You may have to forgive the Redskins if they don't exactly know how to properly handle winning a football game -- it's somewhat of a rare occasion. That's why we have to be a little easy on Washington's rookie quarterback Dwayne Haskins for the way things played out at the end of his first win on Sunday.
As the Redskins lined up for victory formation in the final seconds of their 19-16 win over the Detroit Lions, Haskins was no where to be found. The Washington coaching staff was looking for Haskins on the sideline but to no avail, so in his place they sent backup QB Case Keenum to take the final snap of the game to run out the clock. It was a curious ending and now we know how it came about: Haskins was busy taking a selfie with a fan because he thought the game was already over.
Haskins, 22, blamed the lapse in awareness on his excitement over the comeback win.
"I was so hyped, I broke a water bottle," Haskins said, via ESPN. "I look up and we're in victory [formation]. I thought the game was over with already, but I'll get it next time."
Redskins interim coach Bill Callahan wasn't thrilled that his QB went M.I.A. for a few moments while there was still time on the clock but, lucky for Haskins, it's harder to be really mad after a victory.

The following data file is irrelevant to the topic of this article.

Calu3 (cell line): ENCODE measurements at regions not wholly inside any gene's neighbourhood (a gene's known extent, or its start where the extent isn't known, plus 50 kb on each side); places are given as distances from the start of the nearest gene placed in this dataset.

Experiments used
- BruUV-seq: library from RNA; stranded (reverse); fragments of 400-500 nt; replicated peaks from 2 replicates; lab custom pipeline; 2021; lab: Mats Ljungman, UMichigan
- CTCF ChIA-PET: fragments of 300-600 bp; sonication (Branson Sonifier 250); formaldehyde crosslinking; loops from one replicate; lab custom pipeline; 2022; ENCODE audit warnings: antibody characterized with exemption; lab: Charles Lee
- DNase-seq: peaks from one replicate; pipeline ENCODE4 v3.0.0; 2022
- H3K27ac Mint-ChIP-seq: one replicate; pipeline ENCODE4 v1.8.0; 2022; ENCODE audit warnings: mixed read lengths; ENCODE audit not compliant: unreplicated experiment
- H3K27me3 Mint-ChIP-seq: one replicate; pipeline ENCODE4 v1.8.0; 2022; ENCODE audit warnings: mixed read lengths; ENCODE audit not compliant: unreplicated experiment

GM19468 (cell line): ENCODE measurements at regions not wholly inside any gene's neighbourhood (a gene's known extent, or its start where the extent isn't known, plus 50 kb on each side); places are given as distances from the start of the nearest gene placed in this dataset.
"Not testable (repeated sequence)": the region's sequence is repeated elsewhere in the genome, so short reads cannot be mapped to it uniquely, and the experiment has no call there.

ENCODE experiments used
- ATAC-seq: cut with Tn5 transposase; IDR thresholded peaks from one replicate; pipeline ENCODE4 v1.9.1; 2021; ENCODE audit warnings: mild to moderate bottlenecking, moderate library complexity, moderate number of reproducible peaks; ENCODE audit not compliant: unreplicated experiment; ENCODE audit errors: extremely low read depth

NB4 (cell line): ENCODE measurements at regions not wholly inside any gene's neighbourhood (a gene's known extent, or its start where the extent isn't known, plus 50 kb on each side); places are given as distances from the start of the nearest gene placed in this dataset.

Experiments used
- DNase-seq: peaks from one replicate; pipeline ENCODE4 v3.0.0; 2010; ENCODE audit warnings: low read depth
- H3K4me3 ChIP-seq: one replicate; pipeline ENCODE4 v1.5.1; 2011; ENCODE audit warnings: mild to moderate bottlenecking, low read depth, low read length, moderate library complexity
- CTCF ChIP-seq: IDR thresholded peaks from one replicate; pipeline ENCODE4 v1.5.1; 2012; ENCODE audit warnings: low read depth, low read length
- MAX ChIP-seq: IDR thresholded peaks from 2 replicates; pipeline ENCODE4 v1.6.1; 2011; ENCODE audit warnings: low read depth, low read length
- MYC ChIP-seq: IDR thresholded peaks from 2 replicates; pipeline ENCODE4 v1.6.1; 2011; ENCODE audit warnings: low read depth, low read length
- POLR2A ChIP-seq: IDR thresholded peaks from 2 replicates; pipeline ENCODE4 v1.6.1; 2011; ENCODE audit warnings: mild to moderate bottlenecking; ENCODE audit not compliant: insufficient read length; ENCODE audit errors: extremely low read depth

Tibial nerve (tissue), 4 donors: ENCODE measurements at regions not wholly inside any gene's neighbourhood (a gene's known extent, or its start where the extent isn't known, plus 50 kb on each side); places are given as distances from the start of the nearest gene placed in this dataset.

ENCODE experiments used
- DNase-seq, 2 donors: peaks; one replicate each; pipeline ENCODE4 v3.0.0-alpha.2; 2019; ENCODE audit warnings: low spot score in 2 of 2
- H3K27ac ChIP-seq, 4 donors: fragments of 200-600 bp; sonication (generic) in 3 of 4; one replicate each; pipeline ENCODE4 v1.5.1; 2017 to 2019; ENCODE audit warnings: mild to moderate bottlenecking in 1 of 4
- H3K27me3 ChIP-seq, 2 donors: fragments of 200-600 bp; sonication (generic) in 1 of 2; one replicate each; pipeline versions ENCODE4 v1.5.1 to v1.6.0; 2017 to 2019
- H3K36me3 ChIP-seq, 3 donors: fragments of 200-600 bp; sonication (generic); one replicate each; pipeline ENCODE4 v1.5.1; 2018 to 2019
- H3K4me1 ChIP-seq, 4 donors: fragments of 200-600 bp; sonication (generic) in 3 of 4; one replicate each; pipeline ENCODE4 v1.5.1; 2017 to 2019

"No, I don't laugh at it," Callahan said. "I'm happy we won. We'll address that. I'm just pleased we won the game."
One person who seemed a little more upset than Callahan was former Redskins quarterback Joe Theissmann, who tweeted after the game that Haskins was "unprofessional and wrong." Unfortunately for Theismann, this was an easy gateway for relentless "ok boomer" jokes -- including one from the fan who Haskins took the selfie win.
For what it's worth, that fan elected to catch some of the blame and blowback by admitting he shouldn't have distracted Haskins in that moment. But while some might criticize Haskins for his immaturity and lack of presence in those final seconds, the fan believes the quarterback was still doing something valuable.
"I feel like Haskins was doing the team and the NFL a huge service by making that connection and reestablishing that bond with the fans," said 24-year-old Jaime Lopez-Verduzco, via NBC Sports Washington. "A lot of times, when they disassociate themselves from the fans, they lose that bond, they don't have that attachment...it was a very special connection."